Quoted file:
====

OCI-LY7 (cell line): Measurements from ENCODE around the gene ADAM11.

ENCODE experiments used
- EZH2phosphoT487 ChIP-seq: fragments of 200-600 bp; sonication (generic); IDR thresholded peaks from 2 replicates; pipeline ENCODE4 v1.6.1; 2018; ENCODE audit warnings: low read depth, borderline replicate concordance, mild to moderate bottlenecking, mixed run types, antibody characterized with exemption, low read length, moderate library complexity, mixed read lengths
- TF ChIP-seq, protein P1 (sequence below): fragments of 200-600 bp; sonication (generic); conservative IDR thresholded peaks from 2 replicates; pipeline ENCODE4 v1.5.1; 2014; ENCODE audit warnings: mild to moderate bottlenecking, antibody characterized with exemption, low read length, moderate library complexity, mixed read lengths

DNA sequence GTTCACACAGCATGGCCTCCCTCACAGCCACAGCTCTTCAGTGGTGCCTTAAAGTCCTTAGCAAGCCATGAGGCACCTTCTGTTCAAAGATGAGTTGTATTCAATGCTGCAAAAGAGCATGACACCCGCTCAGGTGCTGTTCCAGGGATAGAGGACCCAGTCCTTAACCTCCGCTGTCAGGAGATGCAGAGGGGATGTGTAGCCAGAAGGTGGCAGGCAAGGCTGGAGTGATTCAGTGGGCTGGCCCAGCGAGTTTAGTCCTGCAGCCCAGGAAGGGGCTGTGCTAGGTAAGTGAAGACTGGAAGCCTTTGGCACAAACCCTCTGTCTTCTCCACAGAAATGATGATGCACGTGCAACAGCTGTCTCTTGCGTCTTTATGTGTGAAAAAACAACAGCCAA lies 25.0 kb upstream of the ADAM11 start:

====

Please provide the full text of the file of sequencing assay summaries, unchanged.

OCI-LY7 (cell line): Measurements from ENCODE around the gene ADAM11.

ENCODE experiments used
- EZH2phosphoT487 ChIP-seq: fragments of 200-600 bp; sonication (generic); IDR thresholded peaks from 2 replicates; pipeline ENCODE4 v1.6.1; 2018; ENCODE audit warnings: low read depth, borderline replicate concordance, mild to moderate bottlenecking, mixed run types, antibody characterized with exemption, low read length, moderate library complexity, mixed read lengths
- TF ChIP-seq, protein P1 (sequence below): fragments of 200-600 bp; sonication (generic); conservative IDR thresholded peaks from 2 replicates; pipeline ENCODE4 v1.5.1; 2014; ENCODE audit warnings: mild to moderate bottlenecking, antibody characterized with exemption, low read length, moderate library complexity, mixed read lengths

DNA sequence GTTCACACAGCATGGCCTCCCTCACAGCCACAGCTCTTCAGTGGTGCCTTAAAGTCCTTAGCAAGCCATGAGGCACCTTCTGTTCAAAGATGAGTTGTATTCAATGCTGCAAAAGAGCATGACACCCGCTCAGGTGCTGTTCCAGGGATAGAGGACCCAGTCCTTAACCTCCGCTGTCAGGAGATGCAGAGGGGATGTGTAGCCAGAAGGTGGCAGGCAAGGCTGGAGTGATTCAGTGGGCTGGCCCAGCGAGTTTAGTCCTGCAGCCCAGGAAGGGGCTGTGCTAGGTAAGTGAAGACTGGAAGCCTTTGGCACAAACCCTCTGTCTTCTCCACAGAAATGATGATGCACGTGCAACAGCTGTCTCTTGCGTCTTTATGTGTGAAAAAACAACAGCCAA lies 25.0 kb upstream of the ADAM11 start: